The Art and Design of Creating Dress: The Act of Self-Expression and Cultural Exploration

By Lindsey Shirley.

Published by The Design Collection

Format Price
Article: Print $US10.00
Article: Electronic $US5.00

At Utah State University, students pursuing undergraduate degrees in programs across campus have the opportunity to take a general education course entitled: “Dress and Humanity”. In this course, students are challenged to think about dress as a product and process that distinguishes human beings from other animals. Specifically, dress is the intentional modification of the body of the design and/or shape of the body. Everyday individuals dress their body to maintain, manage, and alter personal appearance. Overtime, our dress practices change and norms for a society or culture evolve based on trends in technology, the economy, religion, the arts, notions of morality, social organization, and patterns of everyday living. This paper will illustrate methods for teaching students in a multidisciplinary course the basic design principles and practices used everyday through dress and fashion. Throughout the course, students are assessed based on critical thinking skills, problem solving, and teamwork. The course focuses on topics such as: why study dress, the environment and dress, dress and culture, the art of creating dress, and the future of dress. Due to the increased interdependence of our world, there is a great need to understand and appreciate cultures other than our own.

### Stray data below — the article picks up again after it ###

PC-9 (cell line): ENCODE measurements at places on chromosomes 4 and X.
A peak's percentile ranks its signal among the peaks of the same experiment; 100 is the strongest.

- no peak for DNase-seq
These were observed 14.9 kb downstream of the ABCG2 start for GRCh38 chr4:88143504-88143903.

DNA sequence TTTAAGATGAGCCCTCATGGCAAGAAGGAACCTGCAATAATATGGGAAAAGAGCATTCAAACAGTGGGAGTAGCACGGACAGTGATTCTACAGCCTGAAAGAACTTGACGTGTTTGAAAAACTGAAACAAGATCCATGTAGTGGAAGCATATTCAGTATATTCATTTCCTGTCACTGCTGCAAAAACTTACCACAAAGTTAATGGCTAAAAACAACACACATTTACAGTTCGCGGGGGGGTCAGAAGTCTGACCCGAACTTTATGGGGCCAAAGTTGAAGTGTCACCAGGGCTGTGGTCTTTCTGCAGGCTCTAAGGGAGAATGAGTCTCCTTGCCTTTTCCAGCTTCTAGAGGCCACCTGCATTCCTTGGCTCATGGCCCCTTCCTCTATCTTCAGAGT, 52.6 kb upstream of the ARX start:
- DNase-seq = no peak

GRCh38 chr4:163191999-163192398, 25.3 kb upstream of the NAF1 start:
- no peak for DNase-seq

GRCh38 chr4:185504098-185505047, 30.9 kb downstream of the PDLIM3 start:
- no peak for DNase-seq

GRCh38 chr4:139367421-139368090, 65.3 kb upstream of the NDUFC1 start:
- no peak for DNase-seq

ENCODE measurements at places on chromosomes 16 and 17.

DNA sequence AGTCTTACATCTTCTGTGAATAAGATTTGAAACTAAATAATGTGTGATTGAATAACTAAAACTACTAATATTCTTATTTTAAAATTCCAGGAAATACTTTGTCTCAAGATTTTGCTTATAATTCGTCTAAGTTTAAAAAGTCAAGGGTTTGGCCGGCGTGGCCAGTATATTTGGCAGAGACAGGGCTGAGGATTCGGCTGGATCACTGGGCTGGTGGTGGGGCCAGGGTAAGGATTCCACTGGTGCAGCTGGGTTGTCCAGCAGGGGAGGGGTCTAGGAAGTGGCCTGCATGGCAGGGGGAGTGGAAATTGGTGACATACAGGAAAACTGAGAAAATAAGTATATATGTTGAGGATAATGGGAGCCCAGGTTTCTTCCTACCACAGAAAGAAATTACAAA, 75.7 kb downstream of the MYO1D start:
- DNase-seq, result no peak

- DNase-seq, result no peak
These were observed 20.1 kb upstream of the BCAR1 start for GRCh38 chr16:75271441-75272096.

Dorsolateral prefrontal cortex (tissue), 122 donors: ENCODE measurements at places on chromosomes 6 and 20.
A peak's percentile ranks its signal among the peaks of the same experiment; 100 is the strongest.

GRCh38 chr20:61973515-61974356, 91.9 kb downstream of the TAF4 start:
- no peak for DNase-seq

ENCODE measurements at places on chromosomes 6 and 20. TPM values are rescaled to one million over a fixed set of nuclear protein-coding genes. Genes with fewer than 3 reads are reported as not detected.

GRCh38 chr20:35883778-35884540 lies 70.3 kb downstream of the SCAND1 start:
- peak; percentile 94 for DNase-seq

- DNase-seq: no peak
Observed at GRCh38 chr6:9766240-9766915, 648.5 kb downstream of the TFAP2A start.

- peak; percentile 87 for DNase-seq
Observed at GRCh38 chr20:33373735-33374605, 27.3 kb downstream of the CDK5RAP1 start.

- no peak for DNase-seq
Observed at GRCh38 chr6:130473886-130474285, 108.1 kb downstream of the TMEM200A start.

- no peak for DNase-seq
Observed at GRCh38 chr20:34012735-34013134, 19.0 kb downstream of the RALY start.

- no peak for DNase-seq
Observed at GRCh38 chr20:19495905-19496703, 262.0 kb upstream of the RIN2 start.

Keywords: Dress, Culture, Fashion Design, Education

Design Principles and Practices: An International Journal, Volume 4, Issue 2, pp.161-166. Article: Print (Spiral Bound). Article: Electronic (PDF File; 577.656KB).

Dr. Lindsey Shirley

Assistant Professor, Agricultural Systems Technology and Education, Family and Consumer Sciences Education, Cooperative Extension, Utah State University, Logan, Utah, USA

Lindsey Shirley is an assistant professor of Family and Consumer Sciences Education and an Extension Specialist for Clothing and Textiles in Utah in the Departments of Agricultural Systems Technology and Education and Family, Consumer and Human Development at Utah State University. She began her career as a junior high family and consumer sciences teacher in Lewiston, Idaho. She holds a B.S. from Iowa State University and a M.Ed. from the University of Minnesota in Family Education. She obtained a Ph.D. in Family and Consumer Sciences Education from Iowa State University in 2007. While working on her Ph.D., she taught junior high for three years and served two years as a lecturer at the University of Idaho in Family and Consumer Sciences Education. Her research interests include global perspectives of clothing and textiles, public policy and family and consumer sciences, family and consumer sciences education teaching, and sustainable human sciences.


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